Tsibi Geva Hides Israel’s Venice Biennale Pavilion Behind A Wall Of Used Tyres

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Israeli artist Tsibi Geva has wrapped his country’s Venice pavilion in old vehicle tyres and filled it with a mixture of identified architectural and home objects to discover concepts about the home .

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Known as Archaeology of the Current, Geva’s web site-certain installation for the Venice Art Biennale 2015 includes walls covered in window shutters and a massive-scale work consisting of discovered household objects, which are packed into a corner behind glass walls.

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The pavilion’s exterior is covered in a grid of more than 1,000 employed automobile tyres imported from Israel and tied together to develop a protective layer that covers the walls of the structure, such as the windows, leaving only the entrance exposed.


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“The utilized tires, which are impregnated with a distinct odour, kind an organised network of holes imbued with a protective potential, whilst concurrently attesting to a state of danger, constituting a strong materials presence, and communicating a charged, urgent visual and political statement,” explained the pavilion organisers in a statement.

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“On coming into the pavilion, the exterior installation is visible as soon as once again from the within, collectively with an interior installation which includes paintings, sculptural components, and identified objects, abolishing hierarchical distinctions among artistic mediums and structures,” they additional.

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Located in the Giardini – the gardens in the east of the Italian city that have hosted the biennale considering that 1895 – the pavilion was initially designed by architect Zeev Rechter and is uncommon for having three floors.

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On the upper levels, Geva has installed large-scale paintings and further identified-object sculptures, which attribute a selection of artefacts contained within metal cages with a triangular profile.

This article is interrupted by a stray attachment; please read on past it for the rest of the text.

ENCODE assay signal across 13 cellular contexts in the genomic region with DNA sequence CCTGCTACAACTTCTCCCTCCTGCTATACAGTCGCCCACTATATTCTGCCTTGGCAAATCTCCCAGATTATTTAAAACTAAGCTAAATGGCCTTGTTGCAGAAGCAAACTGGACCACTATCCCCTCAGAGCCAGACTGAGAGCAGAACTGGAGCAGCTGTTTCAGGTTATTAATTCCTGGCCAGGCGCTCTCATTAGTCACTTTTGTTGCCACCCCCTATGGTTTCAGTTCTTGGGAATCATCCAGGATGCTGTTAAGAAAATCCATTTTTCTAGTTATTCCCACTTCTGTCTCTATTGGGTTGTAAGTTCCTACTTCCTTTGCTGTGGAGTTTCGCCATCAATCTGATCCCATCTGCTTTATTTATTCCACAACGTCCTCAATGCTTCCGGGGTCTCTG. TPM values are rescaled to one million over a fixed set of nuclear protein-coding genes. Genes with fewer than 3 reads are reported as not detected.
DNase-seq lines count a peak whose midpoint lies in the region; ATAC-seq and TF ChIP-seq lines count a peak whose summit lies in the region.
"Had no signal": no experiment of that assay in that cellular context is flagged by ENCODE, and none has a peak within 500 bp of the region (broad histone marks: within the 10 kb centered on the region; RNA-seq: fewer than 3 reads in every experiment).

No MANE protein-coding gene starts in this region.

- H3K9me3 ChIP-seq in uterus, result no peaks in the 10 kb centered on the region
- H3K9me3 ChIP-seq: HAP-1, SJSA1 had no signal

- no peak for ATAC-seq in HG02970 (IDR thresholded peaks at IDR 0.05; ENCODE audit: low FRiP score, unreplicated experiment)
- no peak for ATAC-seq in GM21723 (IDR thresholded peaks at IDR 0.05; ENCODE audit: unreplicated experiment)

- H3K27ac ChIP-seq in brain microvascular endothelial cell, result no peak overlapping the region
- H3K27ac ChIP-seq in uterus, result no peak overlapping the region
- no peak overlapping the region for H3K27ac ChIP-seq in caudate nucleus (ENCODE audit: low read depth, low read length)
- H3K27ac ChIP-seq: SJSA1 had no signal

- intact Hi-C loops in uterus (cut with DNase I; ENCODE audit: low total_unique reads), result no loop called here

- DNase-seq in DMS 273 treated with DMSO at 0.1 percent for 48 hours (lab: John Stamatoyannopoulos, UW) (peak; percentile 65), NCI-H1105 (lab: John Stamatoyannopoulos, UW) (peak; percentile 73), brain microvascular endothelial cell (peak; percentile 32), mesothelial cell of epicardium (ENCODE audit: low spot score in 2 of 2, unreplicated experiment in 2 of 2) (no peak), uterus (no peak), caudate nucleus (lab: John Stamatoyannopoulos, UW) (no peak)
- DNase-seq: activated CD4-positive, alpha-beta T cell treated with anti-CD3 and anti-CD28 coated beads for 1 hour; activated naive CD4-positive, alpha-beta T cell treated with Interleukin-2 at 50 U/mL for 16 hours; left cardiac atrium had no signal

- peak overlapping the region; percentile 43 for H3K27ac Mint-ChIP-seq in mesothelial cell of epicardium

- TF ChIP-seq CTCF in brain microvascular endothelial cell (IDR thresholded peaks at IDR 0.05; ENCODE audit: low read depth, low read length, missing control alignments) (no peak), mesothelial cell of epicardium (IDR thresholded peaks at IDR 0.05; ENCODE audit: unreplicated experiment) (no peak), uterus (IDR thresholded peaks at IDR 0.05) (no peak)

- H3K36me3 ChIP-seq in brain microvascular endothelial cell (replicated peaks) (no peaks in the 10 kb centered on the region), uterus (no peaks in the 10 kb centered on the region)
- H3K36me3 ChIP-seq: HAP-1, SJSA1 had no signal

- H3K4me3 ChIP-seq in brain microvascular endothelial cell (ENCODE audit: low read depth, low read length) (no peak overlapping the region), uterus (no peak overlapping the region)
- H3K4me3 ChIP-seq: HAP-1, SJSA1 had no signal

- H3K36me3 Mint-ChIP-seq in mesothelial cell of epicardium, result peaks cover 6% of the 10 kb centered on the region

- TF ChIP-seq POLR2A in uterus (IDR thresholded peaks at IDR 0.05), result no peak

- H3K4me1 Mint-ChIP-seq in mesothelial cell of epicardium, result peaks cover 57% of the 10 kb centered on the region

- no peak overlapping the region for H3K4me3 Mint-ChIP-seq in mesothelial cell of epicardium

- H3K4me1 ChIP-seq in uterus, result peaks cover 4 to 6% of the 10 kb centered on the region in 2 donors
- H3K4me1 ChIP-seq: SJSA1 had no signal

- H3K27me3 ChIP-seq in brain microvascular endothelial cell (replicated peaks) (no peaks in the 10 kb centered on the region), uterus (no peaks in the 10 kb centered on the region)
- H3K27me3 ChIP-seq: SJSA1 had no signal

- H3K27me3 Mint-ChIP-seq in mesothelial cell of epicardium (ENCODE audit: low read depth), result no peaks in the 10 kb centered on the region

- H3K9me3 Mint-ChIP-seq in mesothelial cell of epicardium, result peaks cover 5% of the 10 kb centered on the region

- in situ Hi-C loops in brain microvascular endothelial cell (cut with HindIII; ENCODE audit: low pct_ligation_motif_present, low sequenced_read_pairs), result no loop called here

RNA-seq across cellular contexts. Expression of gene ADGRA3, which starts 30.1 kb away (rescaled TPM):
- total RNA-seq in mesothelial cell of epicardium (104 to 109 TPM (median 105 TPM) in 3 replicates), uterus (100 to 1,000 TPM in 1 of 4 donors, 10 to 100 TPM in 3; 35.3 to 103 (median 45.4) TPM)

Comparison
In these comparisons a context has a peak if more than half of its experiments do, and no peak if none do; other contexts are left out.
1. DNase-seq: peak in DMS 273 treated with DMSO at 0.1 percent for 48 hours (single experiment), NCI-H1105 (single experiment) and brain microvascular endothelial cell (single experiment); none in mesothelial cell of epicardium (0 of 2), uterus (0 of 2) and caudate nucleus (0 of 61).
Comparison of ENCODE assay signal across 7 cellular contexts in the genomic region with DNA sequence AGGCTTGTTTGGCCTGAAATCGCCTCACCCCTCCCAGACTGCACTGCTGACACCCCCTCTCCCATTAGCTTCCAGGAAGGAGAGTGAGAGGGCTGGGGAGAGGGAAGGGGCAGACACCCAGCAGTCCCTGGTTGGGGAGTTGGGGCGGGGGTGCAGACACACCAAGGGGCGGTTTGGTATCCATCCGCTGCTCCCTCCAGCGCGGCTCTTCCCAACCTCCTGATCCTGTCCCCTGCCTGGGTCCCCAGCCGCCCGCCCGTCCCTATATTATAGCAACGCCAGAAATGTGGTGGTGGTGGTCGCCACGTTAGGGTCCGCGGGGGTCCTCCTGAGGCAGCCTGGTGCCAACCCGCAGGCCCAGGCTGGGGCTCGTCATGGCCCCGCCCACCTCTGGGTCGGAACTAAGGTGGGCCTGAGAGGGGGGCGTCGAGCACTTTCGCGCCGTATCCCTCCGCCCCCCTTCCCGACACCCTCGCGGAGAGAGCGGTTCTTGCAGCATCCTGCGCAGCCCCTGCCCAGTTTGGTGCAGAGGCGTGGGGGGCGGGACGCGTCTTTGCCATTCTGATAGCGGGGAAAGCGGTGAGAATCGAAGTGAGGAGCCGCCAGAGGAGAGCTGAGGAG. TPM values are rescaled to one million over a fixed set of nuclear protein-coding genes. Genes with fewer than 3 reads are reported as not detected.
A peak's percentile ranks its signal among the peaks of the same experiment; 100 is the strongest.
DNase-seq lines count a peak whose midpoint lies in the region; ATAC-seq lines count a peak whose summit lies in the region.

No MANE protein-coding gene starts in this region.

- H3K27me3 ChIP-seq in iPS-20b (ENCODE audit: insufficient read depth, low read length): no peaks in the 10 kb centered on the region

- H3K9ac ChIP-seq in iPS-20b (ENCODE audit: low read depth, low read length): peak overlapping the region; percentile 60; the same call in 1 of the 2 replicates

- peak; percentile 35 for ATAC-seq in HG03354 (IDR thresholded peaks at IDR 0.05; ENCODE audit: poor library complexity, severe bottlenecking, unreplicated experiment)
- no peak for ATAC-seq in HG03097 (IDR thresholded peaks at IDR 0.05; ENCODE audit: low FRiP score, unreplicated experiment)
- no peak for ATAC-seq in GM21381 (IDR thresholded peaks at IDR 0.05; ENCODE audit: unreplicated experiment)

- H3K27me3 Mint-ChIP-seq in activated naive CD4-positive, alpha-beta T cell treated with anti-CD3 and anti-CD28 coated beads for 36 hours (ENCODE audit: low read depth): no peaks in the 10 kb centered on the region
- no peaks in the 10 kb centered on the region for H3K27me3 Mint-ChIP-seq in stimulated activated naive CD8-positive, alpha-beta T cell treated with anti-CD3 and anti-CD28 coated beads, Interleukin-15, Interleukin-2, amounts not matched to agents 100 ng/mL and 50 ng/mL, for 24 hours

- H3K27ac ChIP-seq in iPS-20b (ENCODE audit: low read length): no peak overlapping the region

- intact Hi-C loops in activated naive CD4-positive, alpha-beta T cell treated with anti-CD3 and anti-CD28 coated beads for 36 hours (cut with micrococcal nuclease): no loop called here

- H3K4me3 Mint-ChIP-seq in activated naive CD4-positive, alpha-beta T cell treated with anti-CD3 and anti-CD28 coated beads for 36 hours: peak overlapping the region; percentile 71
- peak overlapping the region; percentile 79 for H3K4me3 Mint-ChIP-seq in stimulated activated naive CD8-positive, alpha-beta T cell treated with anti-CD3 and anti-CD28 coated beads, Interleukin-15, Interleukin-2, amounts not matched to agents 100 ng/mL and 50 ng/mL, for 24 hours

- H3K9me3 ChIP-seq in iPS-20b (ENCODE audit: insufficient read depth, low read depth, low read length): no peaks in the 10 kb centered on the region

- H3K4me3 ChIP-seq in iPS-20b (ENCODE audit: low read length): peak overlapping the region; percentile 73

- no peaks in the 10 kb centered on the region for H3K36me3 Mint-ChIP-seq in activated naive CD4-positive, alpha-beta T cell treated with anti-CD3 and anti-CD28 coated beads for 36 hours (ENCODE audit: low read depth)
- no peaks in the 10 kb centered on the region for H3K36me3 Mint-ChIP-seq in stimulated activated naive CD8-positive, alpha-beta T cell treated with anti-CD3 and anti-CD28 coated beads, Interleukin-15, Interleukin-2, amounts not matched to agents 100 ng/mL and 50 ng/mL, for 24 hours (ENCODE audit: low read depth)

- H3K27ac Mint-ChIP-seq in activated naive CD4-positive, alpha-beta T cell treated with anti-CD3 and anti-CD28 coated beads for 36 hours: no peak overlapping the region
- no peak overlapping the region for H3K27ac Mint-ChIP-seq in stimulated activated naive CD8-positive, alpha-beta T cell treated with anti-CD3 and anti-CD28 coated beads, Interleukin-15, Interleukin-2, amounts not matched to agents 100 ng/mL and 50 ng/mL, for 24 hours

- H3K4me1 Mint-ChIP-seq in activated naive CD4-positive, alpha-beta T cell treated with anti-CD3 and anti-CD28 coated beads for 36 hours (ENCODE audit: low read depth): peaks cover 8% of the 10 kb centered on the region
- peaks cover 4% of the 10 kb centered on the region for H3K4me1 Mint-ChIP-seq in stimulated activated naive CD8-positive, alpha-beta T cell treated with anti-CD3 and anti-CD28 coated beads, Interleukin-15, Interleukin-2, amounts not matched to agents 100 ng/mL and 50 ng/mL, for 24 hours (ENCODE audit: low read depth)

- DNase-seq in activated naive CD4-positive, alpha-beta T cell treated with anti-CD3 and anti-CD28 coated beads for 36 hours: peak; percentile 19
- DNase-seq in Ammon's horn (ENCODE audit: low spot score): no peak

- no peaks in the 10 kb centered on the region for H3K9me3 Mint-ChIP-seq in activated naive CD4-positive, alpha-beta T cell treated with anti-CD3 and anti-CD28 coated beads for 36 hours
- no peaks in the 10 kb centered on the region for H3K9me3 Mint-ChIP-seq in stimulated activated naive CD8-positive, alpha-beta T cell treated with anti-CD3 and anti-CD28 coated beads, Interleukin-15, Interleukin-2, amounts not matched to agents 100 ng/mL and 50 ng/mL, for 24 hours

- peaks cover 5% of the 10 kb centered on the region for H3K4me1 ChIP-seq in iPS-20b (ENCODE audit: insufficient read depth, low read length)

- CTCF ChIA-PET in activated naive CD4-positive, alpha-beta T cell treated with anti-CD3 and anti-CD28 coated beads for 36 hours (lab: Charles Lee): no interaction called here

Every single of these attributes a diverse pattern in the metalwork lattice, with some emulating brickwork and other people appearing a lot more abstract.

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“Archeology of the Existing offers expression to Geva’s ongoing concern with components connected to the notion of “home” – like terrazzo tiles, windows, shutters, lattices, and cement blocks aspects which exist as fragments of what when was, or could in principle constitute, a residence, nevertheless not as the vestiges of an real, concrete property,” explained the organisers.

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This year’s biennale is curated by Nigerian art critic and author Okwui Enwezor, with the theme All the World’s Futures.

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According to the statement issued by the organisers, Geva’s set up “might also be read with regard to the recent state of humanity and the planet”.

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“His long-term engagement with the stratified construction of identity, and Archeology of the Present in particular, offer you an opportunity to explore this notion inside the wider narrative of nationality as proposed by la Biennale di Venezia,” they explained.

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The brickwork pattern of the cages reappears in some of the paintings, suggesting a political component relating to boundaries and walls that is created a lot more explicit in a piece known as Gazzza – one of the only pieces in the installation that was created prior to the biennale.

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As the pavilion’s existing signage has been covered by its new tyre facade, the word Israel has been written right onto the construction by the entrance like a graffiti slogan.

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“Geva’s work is based on diverse sorts of obstructions, which constantly have gaps and holes via which the gaze can penetrate, but the physique are not able to pass,” explained the pavilion’s curator, Hadas Maor.

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“The layout of the project inside the pavilion creates sharp transitions in between experiences of blockage, discomfort, and spatial ambiguity and in between intimate, poetic moments, so that fragility and crudeness, lyricism and violence, are inextricably intertwined,” she extra.

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The 56th edition of the Venice Artwork Biennale opened on 9 May and runs till 22 November.

At last year’s Architecture Biennale, which happens on alternate many years with the art event, the Israeli pavilion featured “sand printers” that mapped out developments planned in the nation given that 1949.

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